Redeemers of Agasteel: Last Rites Part 1
Lucian Huang, at your service. I am but a humble servant of Deneir on my own quest from my late master. I found refuge in the city of Orm in this treacherous land of Agasteel. Carried close on a chain at my waist is a diary filled with the scrawlings of a language I don’t recognize. I seek knowledge and the answers the book holds. Why did my master have this and why did he leave it to me? To find out, I’ve contracted my aid to Orm’s Adventure’s Guild.
Tully Blacksmith was expecting his tin shipment a fortnight ago. Rumors are the old hermit dwarf that lives in the mine went crazy and slaughtered the caravan picking up the shipment. His name’s Harmon, and most people say he’s a harmless, bumbling old fool.
Journeying with me are two rangers, a bard, and two druids. I feel one of the rangers, Black Blood, is annoyed at my pious behavior, and the other is a backwoods elf named Rolen Beauregard Honeyshine. This particular specimen stinks of alcohol and has the vocabulary of a toddler. The bard, Professor Basil, is a scholarly gentleman like myself. He is enamored with everyday goings on that he can fill the blank pages of his journal. The Druid Imrel is a half-elf fellow and smells of dogs. The other, a halfling named Milo, is always engrossed in his book, a small tome called “Wild Shaping Abridged.”
We set off to the East toward the mine, a ranger flanking the front, Rolen, and rear, Black Blood, of our party. In the distance, Rolen called out that four large ant creatures were approaching.
“I’m gonna shoot ‘em!” he called back.
“We do not know if they are hostile. There is no need to spill innocent blood this day.” I replied.
He must have had honey in his ears because he didn’t listen to me. He fired his bow with a loud “yeehaw!” and struck one of the ants. It clicked in anger and all four bared down on us. The others readied their arms. I sat in the grass to meditate and ask Deneir to forgive these imbiciles.
“What are you doing? We’ve got a problem!” Black Blood shouted at me.
“I refuse to strike creatures of innocence.”
“They have fangs! And they’re attacking!”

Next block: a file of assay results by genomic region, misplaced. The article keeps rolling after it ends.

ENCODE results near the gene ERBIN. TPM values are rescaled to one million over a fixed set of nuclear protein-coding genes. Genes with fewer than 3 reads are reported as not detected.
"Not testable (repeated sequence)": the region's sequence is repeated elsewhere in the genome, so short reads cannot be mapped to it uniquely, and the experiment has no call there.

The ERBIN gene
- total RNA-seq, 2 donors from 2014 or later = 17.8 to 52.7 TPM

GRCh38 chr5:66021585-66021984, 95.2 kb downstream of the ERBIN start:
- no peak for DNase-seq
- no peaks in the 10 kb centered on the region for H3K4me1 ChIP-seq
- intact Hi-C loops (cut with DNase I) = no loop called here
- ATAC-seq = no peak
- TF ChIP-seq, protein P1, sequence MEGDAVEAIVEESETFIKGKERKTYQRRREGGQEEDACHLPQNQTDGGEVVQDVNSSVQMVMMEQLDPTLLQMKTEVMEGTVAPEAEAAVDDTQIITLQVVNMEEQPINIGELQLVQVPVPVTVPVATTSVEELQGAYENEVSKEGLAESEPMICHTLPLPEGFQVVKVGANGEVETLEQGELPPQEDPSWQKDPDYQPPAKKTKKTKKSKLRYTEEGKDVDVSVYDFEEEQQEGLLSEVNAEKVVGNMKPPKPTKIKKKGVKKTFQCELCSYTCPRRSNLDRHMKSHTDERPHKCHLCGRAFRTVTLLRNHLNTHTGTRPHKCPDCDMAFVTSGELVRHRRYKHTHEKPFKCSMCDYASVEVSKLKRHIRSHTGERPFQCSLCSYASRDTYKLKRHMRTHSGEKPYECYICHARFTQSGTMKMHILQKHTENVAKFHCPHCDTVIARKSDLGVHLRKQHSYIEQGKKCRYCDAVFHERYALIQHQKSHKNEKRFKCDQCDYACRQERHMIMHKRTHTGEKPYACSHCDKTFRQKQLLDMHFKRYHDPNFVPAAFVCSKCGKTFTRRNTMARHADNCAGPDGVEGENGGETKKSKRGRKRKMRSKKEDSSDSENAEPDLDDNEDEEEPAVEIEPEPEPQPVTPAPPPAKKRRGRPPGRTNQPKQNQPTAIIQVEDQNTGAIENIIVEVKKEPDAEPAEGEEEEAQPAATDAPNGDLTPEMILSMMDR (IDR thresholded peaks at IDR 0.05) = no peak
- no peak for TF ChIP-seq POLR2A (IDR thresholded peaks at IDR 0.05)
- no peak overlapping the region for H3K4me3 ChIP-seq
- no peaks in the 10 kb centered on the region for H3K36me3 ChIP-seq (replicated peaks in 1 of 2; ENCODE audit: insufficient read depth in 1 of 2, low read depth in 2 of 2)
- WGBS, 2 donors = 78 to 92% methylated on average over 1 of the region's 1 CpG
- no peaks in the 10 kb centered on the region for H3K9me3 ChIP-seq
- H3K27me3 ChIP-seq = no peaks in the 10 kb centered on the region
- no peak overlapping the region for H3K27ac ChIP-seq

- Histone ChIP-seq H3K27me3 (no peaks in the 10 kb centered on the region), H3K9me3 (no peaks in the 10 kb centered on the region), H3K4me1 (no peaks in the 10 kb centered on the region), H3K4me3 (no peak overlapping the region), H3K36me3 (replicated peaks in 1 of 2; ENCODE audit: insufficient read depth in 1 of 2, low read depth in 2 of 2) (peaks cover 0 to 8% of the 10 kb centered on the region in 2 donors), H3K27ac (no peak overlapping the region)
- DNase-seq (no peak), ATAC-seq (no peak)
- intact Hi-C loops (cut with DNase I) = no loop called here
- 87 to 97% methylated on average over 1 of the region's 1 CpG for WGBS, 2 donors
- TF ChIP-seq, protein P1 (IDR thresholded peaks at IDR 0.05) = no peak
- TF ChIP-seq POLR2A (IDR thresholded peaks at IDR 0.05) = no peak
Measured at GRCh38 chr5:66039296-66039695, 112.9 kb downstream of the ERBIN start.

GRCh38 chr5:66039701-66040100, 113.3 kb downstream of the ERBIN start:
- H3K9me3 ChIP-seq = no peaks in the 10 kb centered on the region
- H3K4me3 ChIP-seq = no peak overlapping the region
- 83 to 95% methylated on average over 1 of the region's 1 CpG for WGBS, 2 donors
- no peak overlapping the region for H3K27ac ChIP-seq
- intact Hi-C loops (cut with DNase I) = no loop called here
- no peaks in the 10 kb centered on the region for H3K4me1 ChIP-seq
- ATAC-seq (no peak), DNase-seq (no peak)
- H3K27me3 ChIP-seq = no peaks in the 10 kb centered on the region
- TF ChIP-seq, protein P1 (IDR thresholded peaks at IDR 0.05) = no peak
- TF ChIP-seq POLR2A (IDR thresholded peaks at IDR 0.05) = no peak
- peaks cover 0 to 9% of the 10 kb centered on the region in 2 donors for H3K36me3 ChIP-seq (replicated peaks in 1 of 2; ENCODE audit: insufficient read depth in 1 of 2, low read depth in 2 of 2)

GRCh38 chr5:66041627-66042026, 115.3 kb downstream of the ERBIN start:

“But alas, one of our own struck first. We did not know their intentions. I will not participate in this.”
I made the sign of the eye with my hand dotting around my face. “Deneir forgive.”
The others continued to assault the ants.
“Perhaps I may spare as much innocent blood as I can.” I sighed. “Deneir! Lend me your aid in this time of need. Call down thunder to end this pointless squabble!”
A loud boom echoed in the grasslands, and two of the ants turned face and ran. The remaining two were quickly killed by my compatriots.
“Hey! This here’s good eatin!” Rolen called back, plucking his arrows from its carapace.
“I have no desire to consume innocent blood.”
“More for me then!”
I knelt and offered my prayers for their peaceful rest.
We journeyed on a short way until we came to the mine. Two horse lay unmoving on either side of the road, blood pooling under their bodies, and its cart tipped over and caked with mud.
“Oh, have mercy!” I knelt by one of the horses and laid my hands on the poor slain beast. There was no life left. A dart shot from an unseen location skimmed past my left cheek.
“Watch it!” Black Blood yelled. “You’re going to get yourself killed.”
“My well-being comes second to the aid of others.”
“Well, you didn’t help us kill those ants.”
“That was a fool’s folly brought on by your own selves. Alas, these poor creatures are dead.”
“This doesn’t look good for Harmon,” said Imrel. “If the horses are dead and the people missing… maybe the old Dwarf did go crazy after all.”
“It’s a narrow path down,” said Black Blood, peeking into the mine’s opening. “If there are traps on the carts, there sure is hell traps inside.”
We filed in one after another, the two rangers flanking us again and running their hands along the walls. Sure enough, Rolen found two taut ropes partially buried in the dirt hooked to a large axe rigged into the ceiling.
“Oh, I got this!” he said, lighting a candle and dropping it onto the ropes. It burned but didn’t break the ropes.